How Does One Get a Piece of History Airborne?

How cool would it be to see one of the grand old ladies of the sky, the Douglas DC-4 Skymaster, flying over Europe again? Maybe even all over the world?

This has long been a dream of mine. Initially, KLM used the Douglas DC-4 to restore its network after World War II, but the aircraft is best known for operating the first scheduled service between Europe and the United States, flying from Amsterdam to New York.

The Skymaster is comparable in size to the latest addition to the KLM fleet, the Embraer E175+, although it is approximately 8 meters wider, with all 50 passengers travelling in 1950s business-class style and comfort. Powered by four Pratt & Whitney R2000 propeller engines, the Skymaster has a range of 16 hours, which means it can take passengers just a bit further than the Embraer.

In late 2013, I teamed up with three friends and bought a DC-4 that had been sitting idle in an aviation museum near Johannesburg, South Africa. Here and here are my previous blog about the purchase. After many hours of frustration, which almost saw us giving up on our plans several times, we are now finally at the point where restoration can begin!

Buying a vintage plane is almost as simple as buying vintage car. The real challenge lies in getting it airborne. Our Skymaster needed a D check, which is one of the biggest maintenance overhauls there is. What it boils down to is that the entire aircraft has to be taken apart and put back together again, as new. The engines have to be dismounted, the flight controls have to be removed and checked, and the whole cabin has to be stripped so that the entire plane can be checked for defects and corrosion.

As you can imagine, a six-month check of this magnitude is rather expensive. Unfortunately, our bank accounts were empty after buying the plane, so we had to go in search of alternative funding. We spoke to family and friends, we met with sponsors and we tried crowd-funding, but their enthusiasm and support just wasn’t enough to commit to the maintenance required. In fact, I was on the verge of selling the DC-4 again and walking away from my dream, when I clutched at one last straw…

Everyone understood that the DC-4 is special, but we hadn’t really explained what we planned to do with her once she was airworthy. And so we came up with the idea of organising “air cruises” along the old routes of the 1950s, when a flight from Amsterdam to Johannesburg lasted a lot longer than the current 10.5 hours. In short, the DC-4 will be used to bring passengers to all corners of the globe once more. Imagine a three-week tour from Amsterdam to Jakarta, re-enacting the old flight to the Dutch colonies in the East Indies, with intermediate stops at all of KLM’s former stations, making the journey just as much an experience as the destination itself!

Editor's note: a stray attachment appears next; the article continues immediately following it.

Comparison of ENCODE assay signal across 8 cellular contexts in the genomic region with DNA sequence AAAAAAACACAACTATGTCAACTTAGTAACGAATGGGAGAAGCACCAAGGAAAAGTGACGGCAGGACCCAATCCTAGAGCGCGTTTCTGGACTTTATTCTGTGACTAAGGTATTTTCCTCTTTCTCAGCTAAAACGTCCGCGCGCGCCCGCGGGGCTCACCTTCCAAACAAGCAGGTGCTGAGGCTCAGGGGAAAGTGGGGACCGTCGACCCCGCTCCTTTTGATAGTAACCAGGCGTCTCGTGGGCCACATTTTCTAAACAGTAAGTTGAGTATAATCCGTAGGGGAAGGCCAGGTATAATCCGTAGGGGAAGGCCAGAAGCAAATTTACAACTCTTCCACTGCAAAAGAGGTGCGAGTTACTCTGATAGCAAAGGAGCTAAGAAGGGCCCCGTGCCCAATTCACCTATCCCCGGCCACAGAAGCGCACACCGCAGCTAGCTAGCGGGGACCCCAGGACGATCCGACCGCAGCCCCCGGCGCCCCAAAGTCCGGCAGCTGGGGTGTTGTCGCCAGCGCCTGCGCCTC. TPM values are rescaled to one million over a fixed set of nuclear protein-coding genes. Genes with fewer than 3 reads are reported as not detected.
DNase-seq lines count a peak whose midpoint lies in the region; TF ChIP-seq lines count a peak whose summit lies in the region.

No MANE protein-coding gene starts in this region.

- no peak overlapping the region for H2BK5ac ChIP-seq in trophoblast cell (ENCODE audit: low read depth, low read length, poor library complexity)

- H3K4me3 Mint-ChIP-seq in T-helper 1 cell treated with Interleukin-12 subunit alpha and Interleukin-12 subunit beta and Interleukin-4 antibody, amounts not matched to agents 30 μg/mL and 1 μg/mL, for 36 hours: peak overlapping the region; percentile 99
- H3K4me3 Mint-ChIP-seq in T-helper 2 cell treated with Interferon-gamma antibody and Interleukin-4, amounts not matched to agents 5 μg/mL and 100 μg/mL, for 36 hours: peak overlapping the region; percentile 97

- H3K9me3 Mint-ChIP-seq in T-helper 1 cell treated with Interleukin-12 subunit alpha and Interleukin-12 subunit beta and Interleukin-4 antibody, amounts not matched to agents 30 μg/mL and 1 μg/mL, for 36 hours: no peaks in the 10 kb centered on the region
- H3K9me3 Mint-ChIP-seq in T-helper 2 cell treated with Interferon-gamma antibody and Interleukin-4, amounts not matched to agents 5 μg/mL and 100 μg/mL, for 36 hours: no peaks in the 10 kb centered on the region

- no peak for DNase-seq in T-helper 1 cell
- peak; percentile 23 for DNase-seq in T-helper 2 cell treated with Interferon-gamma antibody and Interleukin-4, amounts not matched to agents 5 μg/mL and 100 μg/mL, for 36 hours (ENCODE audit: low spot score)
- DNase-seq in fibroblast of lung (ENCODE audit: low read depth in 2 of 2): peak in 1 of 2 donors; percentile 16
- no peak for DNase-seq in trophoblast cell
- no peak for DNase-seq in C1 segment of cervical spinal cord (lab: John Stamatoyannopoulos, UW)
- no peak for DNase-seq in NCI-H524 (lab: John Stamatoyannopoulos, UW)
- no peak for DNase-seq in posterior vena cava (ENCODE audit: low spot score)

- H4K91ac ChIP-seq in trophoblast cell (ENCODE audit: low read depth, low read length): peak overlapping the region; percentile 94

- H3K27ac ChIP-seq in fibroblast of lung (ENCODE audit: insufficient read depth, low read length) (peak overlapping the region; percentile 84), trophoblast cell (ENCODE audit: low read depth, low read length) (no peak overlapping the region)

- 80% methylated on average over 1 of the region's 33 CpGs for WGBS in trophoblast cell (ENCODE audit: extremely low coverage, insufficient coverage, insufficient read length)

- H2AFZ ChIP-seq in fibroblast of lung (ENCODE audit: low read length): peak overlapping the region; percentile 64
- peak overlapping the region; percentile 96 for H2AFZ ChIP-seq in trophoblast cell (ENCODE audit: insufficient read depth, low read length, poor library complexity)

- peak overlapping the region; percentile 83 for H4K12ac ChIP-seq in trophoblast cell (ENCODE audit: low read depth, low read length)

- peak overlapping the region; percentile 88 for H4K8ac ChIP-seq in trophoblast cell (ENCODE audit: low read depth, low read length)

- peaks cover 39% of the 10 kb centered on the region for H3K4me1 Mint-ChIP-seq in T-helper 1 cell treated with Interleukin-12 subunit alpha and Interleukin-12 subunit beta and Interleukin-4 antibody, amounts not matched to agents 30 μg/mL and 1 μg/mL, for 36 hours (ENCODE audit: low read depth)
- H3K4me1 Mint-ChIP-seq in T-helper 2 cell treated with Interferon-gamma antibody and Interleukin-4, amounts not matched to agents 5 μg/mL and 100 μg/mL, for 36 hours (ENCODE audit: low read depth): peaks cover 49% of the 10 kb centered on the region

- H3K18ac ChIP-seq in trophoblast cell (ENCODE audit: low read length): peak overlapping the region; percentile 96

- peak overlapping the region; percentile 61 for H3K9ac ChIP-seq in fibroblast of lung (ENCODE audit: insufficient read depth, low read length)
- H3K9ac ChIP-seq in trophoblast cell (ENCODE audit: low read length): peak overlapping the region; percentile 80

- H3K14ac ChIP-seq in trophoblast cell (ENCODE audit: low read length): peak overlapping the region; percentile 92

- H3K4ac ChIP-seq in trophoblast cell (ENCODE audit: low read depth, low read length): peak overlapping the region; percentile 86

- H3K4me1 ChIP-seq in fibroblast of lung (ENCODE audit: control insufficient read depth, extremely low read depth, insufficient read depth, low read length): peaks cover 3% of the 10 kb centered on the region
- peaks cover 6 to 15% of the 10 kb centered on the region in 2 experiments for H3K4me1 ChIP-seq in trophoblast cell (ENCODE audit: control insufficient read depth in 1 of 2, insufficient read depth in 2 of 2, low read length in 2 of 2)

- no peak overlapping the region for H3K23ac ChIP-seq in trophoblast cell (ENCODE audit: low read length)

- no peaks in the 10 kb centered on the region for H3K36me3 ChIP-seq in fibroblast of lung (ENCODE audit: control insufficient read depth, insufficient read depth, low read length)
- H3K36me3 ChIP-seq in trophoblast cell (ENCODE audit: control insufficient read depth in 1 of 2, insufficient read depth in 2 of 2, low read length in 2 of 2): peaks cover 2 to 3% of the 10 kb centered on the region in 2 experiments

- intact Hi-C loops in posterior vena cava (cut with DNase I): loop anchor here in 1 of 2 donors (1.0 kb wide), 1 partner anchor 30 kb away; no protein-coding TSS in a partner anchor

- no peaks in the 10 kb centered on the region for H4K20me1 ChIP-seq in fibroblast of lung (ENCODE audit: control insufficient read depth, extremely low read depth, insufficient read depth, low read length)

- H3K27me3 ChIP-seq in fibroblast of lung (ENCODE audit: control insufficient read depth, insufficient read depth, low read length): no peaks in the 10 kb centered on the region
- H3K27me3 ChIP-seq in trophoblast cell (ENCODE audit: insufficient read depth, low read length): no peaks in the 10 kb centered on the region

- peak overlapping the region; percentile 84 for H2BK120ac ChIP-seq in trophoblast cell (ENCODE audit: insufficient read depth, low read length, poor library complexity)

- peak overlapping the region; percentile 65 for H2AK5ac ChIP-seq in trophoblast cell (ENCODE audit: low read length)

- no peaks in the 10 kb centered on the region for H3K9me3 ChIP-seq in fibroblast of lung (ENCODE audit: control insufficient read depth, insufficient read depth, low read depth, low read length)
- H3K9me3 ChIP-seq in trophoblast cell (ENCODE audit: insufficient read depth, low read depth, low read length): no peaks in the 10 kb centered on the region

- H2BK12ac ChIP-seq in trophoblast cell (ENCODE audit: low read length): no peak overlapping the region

Our concept of using the DC-4 for air cruises attracted a small group of investors. Their support combined with that of the many other enthusiasts – family, friends, crowd-funders – meant we could start planning maintenance!

And so we finally towed the Skymaster out of the museum. For the first time in 10 years, I saw the plane in motion! And Johannesburg proved to be a blessing of disguise, because it is home to Skyclass, a company based at the airport where the museum is located, which has a long history of DC-4 maintenance. They’ll be helping us to carry out the D check.

And so you find me aboard a KLM Boeing 777 on my way to Johannesburg, where our Skymaster is waiting out on the apron beside several other DC-4s and a Dakota. By the time you read this, we’ll have pulled her into the hangar to start maintenance, and our first volunteer engineer will have arrived to offer assistance, learning all the tricks and intricacies of DC-4 engineering. A new chapter in our adventure has begun!

You can follow maintenance progress on our Facebook page: www.facebook.com/flyingdutchmanfoundation.

Posted by: Lars den Hartigh |
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